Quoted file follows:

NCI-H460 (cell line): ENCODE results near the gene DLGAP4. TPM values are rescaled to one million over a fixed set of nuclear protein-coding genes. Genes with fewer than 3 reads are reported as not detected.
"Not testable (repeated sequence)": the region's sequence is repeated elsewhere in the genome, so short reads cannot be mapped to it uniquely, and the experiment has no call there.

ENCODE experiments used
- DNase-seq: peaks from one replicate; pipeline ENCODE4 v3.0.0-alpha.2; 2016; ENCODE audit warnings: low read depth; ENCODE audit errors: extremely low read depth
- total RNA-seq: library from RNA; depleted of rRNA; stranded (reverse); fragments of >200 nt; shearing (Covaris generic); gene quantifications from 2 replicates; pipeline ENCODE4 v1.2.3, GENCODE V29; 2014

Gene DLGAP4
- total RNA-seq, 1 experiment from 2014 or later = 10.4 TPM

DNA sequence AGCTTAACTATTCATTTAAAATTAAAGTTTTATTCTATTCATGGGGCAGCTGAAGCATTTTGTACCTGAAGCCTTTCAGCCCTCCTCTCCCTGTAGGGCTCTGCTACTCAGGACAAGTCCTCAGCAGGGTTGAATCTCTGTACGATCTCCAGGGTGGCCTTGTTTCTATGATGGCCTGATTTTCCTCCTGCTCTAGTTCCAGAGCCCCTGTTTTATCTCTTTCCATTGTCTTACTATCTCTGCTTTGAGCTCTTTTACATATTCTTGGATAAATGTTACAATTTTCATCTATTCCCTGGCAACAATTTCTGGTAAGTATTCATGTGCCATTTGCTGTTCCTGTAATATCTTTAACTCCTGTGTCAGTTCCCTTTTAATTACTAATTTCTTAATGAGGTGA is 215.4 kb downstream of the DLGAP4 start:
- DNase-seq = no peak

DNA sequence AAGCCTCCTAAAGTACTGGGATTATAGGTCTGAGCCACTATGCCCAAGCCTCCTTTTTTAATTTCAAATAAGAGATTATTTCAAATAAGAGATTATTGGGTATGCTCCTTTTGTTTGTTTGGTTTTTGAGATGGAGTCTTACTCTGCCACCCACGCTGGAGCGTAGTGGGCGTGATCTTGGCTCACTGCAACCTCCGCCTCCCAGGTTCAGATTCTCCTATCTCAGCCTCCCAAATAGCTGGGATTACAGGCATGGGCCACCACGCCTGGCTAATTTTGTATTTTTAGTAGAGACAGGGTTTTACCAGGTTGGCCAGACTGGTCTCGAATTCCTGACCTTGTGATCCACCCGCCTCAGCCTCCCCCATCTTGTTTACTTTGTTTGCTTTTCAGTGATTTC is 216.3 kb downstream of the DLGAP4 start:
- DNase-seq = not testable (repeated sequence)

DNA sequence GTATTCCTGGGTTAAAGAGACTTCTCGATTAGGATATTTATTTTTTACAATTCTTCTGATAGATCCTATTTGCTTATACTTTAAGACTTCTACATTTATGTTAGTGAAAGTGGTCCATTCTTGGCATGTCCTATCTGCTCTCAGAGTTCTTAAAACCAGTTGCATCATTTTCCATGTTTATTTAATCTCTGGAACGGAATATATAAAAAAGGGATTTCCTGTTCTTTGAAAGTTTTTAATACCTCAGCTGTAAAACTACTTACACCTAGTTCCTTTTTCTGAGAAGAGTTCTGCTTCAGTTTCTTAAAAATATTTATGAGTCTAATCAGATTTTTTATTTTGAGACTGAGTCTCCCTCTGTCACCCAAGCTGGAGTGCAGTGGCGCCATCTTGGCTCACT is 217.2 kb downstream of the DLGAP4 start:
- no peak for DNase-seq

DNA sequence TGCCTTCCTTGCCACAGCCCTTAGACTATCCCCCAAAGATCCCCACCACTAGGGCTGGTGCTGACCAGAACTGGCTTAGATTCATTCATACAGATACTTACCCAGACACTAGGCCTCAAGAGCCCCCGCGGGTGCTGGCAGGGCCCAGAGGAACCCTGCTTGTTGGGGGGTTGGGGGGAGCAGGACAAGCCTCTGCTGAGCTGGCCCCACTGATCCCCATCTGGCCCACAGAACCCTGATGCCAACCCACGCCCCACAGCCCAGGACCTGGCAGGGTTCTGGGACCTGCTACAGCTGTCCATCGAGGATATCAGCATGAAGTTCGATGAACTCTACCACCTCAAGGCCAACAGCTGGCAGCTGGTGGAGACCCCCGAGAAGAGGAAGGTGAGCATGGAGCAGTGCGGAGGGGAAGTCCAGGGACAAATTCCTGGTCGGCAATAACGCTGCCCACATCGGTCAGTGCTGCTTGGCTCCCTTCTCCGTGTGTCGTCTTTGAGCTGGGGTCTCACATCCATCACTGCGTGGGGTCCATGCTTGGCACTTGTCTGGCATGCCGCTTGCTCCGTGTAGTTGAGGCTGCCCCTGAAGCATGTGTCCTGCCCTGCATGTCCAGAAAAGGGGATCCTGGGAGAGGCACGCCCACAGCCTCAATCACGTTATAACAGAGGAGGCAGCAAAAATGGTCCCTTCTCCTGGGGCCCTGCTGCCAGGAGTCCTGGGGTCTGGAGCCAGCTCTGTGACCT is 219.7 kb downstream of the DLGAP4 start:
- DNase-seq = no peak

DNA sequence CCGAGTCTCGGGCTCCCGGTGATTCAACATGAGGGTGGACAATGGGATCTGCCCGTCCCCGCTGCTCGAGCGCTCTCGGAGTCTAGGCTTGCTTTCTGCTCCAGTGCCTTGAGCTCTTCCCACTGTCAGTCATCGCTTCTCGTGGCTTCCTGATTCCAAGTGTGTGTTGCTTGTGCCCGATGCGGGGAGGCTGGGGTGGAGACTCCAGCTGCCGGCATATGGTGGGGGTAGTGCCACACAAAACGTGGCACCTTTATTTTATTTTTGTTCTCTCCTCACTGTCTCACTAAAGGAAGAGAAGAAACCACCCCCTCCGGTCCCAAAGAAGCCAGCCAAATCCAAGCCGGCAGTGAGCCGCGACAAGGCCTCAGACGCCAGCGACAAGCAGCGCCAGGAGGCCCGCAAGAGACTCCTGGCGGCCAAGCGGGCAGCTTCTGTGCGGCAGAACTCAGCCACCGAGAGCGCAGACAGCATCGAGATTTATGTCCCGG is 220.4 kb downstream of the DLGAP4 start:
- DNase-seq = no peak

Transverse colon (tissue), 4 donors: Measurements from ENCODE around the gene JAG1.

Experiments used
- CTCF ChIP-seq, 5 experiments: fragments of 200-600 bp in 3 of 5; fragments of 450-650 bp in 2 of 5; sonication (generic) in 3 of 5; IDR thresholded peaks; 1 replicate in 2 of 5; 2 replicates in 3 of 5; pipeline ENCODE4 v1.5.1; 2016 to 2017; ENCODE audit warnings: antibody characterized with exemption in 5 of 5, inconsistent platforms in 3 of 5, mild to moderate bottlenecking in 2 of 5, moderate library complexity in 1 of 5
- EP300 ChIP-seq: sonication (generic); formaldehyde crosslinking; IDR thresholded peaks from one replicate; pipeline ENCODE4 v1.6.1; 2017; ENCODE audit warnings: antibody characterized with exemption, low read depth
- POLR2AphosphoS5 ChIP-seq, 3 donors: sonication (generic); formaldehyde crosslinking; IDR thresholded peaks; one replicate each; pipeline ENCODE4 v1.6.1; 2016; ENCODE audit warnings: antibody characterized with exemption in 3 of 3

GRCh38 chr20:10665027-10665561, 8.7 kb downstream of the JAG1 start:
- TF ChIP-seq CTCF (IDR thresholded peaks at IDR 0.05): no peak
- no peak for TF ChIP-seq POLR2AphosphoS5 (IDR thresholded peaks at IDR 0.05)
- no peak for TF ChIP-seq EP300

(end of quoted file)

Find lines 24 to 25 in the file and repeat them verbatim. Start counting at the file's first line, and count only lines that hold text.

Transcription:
- TF ChIP-seq CTCF (IDR thresholded peaks at IDR 0.05): no peak
- no peak for TF ChIP-seq POLR2AphosphoS5 (IDR thresholded peaks at IDR 0.05)